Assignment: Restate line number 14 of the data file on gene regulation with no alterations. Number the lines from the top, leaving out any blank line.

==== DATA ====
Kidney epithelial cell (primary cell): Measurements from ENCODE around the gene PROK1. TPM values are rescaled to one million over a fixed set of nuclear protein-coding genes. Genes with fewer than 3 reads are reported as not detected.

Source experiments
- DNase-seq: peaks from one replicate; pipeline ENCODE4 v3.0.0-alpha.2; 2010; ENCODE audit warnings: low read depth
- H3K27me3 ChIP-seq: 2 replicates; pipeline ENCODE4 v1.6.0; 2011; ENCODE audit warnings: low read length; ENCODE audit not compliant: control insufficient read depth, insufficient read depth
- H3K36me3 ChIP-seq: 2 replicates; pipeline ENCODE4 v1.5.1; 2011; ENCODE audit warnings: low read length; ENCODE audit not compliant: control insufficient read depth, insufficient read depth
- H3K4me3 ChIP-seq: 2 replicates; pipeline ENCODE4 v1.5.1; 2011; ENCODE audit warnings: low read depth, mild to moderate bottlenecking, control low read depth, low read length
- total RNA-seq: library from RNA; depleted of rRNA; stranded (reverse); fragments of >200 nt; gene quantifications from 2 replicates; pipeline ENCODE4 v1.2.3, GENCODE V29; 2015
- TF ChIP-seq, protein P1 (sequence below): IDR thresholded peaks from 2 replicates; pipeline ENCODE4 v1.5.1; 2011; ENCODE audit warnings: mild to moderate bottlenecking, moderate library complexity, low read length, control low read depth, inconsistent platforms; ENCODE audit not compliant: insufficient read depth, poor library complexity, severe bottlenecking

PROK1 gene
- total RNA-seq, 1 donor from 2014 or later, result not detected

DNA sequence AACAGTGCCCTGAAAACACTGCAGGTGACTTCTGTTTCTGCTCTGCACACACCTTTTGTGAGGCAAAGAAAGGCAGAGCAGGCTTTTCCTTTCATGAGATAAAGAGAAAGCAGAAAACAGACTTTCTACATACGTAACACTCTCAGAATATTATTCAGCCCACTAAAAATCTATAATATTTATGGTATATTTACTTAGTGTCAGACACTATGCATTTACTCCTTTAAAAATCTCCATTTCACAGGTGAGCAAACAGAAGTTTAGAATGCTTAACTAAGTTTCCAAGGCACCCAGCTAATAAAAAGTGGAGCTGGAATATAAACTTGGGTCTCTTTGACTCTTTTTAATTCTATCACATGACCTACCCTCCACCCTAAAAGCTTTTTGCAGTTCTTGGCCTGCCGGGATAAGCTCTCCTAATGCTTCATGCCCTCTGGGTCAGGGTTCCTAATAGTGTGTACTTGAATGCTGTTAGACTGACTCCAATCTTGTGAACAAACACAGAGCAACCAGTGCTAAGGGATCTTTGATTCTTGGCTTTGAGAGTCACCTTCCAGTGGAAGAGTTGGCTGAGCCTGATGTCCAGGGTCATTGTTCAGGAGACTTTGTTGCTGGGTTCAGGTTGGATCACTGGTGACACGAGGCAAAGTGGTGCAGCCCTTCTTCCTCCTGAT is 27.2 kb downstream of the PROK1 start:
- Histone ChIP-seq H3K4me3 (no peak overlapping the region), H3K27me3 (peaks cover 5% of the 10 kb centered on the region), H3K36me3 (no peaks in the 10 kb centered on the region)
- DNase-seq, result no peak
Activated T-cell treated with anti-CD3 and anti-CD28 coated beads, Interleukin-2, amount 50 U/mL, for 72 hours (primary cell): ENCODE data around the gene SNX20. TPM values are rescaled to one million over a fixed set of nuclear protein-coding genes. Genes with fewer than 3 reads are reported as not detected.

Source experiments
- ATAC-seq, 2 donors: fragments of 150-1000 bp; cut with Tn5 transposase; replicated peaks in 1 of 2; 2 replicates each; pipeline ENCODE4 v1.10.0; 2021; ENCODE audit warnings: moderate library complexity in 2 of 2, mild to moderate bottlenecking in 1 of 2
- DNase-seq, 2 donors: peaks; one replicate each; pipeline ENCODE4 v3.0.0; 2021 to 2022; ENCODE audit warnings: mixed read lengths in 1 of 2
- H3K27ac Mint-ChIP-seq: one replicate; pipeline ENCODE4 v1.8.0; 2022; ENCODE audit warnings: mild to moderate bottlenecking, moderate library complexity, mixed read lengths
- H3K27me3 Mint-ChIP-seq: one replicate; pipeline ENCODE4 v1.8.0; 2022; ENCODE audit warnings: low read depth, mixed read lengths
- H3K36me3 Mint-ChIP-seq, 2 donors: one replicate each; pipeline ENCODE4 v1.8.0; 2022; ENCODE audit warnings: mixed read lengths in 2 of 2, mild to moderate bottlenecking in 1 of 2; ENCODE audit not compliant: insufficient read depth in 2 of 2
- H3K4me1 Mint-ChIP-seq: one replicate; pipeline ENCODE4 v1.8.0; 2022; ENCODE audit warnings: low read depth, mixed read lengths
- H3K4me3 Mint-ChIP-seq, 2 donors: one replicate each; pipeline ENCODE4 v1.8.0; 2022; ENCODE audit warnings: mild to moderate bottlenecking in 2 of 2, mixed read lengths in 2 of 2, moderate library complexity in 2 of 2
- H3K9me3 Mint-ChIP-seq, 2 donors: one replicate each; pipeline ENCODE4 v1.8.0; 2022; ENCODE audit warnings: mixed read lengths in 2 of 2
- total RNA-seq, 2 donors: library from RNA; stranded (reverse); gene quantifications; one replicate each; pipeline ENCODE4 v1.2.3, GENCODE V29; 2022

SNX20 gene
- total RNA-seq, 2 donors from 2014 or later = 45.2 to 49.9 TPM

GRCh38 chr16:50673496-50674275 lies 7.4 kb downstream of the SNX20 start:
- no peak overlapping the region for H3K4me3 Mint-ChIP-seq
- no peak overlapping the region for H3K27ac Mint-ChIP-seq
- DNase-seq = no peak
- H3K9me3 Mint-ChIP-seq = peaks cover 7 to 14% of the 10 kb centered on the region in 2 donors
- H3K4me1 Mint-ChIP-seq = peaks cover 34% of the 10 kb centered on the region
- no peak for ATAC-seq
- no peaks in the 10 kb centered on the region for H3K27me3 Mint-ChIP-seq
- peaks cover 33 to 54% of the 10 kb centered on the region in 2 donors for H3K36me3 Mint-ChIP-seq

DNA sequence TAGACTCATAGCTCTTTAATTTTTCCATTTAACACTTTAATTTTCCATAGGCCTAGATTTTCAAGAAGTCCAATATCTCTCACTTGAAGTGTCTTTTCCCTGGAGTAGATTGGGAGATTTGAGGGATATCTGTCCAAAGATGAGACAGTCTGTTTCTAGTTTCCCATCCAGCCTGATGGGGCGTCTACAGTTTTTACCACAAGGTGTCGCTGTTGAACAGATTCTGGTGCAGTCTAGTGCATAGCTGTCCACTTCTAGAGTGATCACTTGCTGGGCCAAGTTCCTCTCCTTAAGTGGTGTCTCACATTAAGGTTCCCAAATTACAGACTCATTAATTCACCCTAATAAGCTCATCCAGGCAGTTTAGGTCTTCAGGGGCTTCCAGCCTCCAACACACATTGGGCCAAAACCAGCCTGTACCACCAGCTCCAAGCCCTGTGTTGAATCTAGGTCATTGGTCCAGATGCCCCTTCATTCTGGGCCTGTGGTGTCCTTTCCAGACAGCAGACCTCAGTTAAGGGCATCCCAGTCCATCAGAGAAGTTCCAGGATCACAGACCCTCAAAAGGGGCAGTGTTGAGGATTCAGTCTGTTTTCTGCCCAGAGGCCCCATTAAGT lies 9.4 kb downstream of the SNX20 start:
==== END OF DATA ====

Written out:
Activated T-cell treated with anti-CD3 and anti-CD28 coated beads, Interleukin-2, amount 50 U/mL, for 72 hours (primary cell): ENCODE data around the gene SNX20. TPM values are rescaled to one million over a fixed set of nuclear protein-coding genes. Genes with fewer than 3 reads are reported as not detected.